WA election: Green is good, socialist is better

Video URL

Socialist Alliance shares a number of policies with the Greens. We preference the Greens and, in seats where we are not standing, we actively encourage people to vote for them too.

So, given that they are a larger organisation and already have modest parliamentary representation, why do we stand? More particularly, why do we think that voting for Socialist Alliance, where you can, is a stronger and more decisive contribution to the struggle to confront the climate crisis and create a better world for all?

Some of the policies we are proposing that no other party is actively campaigning on include: land rights; net zero emissions within 10 years, bringing strategic monopolised sectors of the economy into democratic public ownership, restricting residential rent increases to the consumer price index, 30,000 new public housing dwellings in four years and; sustainable transport solutions as a better alternative to both Roe 8 and building an Outer Harbour.

Participating in elections enables us to get our ideas out and by engaging in public debates we hope to shift the discussion — and the Greens with it — a bit more to the left.

There is no possibility of a “wasted vote” because the preferential voting system means that if we get knocked out, your vote passes on at full value to the Greens and then Labor.

It would be a waste not to use the voting system to make the strongest demand for real change.

But it’s not just our immediate policies that put us to the left of the Greens. We are anti-capitalists. It is simply not possible to create a just and truly democratic society, in peace with the planet, as long as the vast majority of the decisions that affect our lives and the future of life on Earth are made, not in parliament, but in corporate boardrooms.

Furthermore, capitalism cannot go green. It is relentlessly driven to pursue endless growth on a finite planet and to maximise profits by pushing the true cost of producing goods and services onto society and the environment.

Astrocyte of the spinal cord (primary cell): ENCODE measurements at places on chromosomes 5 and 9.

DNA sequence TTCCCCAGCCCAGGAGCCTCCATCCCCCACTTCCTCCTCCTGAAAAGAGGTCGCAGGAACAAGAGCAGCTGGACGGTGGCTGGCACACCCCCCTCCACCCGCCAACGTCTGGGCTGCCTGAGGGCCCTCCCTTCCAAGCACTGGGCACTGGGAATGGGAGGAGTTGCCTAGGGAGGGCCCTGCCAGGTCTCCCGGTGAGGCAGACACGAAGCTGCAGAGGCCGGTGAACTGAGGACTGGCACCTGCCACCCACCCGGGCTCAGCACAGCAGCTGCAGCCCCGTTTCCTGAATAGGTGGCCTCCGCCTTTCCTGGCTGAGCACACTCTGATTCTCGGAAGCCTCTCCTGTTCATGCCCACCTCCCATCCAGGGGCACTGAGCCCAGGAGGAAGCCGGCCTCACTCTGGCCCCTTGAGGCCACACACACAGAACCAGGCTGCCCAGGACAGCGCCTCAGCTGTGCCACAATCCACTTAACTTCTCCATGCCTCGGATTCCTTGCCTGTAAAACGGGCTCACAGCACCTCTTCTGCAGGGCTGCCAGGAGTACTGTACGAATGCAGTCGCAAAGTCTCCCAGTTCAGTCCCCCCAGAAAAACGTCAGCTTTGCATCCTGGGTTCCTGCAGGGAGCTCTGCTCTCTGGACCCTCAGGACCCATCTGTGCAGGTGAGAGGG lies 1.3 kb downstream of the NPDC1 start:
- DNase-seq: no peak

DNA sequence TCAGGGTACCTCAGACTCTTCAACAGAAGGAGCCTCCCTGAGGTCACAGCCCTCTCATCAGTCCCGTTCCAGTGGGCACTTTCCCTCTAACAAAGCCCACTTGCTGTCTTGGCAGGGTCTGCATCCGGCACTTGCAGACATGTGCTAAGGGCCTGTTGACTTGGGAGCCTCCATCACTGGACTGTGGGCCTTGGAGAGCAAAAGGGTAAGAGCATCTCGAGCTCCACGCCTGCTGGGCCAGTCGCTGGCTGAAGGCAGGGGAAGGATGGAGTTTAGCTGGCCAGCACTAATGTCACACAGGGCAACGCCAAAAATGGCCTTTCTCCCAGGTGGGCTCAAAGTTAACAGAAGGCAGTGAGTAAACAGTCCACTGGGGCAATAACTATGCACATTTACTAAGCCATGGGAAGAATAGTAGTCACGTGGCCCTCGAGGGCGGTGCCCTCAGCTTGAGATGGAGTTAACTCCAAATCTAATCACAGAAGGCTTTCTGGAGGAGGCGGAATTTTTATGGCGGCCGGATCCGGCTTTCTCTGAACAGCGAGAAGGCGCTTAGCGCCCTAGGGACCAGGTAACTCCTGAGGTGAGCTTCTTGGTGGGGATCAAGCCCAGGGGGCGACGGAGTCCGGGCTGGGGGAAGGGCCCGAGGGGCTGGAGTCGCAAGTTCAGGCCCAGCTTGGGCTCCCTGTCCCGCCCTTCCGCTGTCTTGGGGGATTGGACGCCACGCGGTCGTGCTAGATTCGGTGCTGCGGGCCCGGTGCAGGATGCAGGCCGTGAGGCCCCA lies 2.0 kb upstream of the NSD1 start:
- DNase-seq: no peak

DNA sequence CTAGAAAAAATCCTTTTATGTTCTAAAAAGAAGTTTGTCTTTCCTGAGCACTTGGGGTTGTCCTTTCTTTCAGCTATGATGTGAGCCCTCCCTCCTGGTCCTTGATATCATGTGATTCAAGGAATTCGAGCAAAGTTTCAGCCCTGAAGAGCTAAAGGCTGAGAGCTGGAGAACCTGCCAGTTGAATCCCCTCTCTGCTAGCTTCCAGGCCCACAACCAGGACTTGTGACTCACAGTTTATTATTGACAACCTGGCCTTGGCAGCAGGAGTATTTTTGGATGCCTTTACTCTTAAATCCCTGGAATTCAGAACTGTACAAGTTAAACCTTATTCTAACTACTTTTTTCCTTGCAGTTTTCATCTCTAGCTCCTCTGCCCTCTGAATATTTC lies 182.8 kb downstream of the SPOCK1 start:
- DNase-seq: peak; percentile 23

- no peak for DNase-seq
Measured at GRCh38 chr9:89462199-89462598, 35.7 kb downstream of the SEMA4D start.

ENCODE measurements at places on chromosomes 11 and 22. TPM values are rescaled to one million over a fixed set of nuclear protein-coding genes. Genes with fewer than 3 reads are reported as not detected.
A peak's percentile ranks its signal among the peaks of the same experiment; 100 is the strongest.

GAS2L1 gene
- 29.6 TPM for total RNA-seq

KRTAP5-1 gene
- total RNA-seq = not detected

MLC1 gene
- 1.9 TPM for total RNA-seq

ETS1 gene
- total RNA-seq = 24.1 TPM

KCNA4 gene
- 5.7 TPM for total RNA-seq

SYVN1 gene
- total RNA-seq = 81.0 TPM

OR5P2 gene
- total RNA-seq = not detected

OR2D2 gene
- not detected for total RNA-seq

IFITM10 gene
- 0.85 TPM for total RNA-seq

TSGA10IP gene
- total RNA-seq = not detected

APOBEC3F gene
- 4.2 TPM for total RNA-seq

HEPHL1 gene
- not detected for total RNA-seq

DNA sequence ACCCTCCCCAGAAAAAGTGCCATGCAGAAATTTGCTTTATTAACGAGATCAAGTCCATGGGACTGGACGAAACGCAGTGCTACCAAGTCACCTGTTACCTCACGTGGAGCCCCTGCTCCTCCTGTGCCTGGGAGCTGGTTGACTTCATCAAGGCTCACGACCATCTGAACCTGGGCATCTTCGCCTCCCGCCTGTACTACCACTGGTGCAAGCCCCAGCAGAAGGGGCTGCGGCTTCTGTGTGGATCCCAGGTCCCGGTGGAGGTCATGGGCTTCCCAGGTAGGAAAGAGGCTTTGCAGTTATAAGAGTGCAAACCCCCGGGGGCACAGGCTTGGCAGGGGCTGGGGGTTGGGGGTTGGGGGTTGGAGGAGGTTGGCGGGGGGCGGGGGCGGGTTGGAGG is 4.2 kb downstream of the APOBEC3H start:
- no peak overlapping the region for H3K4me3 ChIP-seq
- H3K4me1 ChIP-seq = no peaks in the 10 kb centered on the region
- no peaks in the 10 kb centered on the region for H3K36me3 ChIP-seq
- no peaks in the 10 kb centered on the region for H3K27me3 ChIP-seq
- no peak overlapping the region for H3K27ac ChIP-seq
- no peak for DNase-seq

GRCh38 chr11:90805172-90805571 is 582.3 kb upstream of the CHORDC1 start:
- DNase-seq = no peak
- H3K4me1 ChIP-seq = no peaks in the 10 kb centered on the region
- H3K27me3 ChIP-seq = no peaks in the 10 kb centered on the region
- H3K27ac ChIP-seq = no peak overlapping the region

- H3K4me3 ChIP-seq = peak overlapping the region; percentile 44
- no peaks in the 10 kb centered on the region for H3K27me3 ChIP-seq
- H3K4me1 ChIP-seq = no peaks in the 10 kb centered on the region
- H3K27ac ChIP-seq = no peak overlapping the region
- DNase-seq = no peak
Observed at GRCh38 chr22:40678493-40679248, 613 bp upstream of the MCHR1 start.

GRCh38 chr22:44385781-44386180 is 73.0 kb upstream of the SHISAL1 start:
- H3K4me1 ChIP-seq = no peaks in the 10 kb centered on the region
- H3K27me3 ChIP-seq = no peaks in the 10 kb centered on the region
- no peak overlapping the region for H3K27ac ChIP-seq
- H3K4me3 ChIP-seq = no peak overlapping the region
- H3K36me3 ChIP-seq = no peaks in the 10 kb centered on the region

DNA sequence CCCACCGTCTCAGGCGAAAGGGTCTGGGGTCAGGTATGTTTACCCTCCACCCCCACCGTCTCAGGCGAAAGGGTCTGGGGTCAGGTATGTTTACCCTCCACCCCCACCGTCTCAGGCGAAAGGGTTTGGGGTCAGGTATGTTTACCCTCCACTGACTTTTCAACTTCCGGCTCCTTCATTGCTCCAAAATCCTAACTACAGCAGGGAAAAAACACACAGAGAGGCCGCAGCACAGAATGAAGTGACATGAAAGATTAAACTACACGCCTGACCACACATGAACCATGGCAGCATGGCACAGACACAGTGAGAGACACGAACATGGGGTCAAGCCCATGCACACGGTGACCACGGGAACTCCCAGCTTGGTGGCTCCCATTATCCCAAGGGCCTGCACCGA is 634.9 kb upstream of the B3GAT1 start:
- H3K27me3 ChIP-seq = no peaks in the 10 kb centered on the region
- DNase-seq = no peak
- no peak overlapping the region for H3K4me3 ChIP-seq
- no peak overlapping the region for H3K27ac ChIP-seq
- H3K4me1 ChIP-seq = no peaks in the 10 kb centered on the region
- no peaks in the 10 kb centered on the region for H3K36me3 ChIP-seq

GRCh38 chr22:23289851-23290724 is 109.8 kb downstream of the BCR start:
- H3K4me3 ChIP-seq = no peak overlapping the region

We have to break this model of economic and social organisation if we are to achieve a lasting redistribution of wealth, turn the ecological crisis around and make society fundamentally more democratic.

This is not to say that every single small or medium enterprise needs to be nationalised almost overnight, as happened in the former Soviet Union. That would be very disruptive and inefficient.

But the strategic monopolised sectors of the economy have to be brought into democratic public ownership. That includes the Big Four banks, mining and the major utilities.

We don’t have the illusion that we are anywhere near achieving such a transformation in Australia, but we think it is important to be honest about the fact that such a shift is necessary to create a better world for all.

Runaway global warming represents an existential threat to human civilisation and much of life on Earth. Yet Labor and the Coalition remain committed to opening up new fossil fuel reserves. They have their foot on the pedal of climate catastrophe and the coming WA state election will not resolve anything.

Breaking the vice-like grip that this fossil fuel mafia has over society so we can take steps towards creating a better future will not be easy. This corporate cabal will furiously resist it every step of the way, as they already do.

Overcoming that resistance will require mass struggle — mobilised communities on the streets and in workplaces.

The engine room of progressive social change has always been people power, not parliament. There has not been a single progressive transformation in society that wasn’t based on a mass movement.

Of course, leaders inside parliament can help inspire or catalyse that change, but it can’t happen without a movement. Through all our activity, including our election campaigns, Socialist Alliance seeks to encourage that kind of action.

There are certainly those inside the Greens that agree with this perspective. However, the Greens as a whole do not. Many key Greens figures believe in the possibility of a green capitalism. They see the Greens as needing to be politically just a little bit left of Labor, and even dream of one day being a junior partner in a Labor government.

In some countries, Green parties have moved to the left and helped create the kind of force in politics we need here. However, in others, like Germany, they have become quite right-wing and support the neoliberal status quo.

We don’t think the Greens in Australia can straddle both camps forever; they will have to choose one way or the other.

We are sober about our small size and don’t pretend to have all the answers. The political force for change that we desperately need will be bigger and have deeper roots in grassroots struggle than either the Greens or the Socialist Alliance.

Our efforts today are directed towards trying to find a way to contribute to the emergence of such a force for change.

If you are serious about fighting for social justice and ecology then your vote and voice is made stronger and louder by voting for Socialist Alliance. However, even more important is becoming active in building movements for change the day after the election.

[Sam Wainwright is the Socialist Alliance candidate for Fremantle. Socialist Alliance is also fielding Marianne Mackay and Dirk Kelly for South Metropolitan.]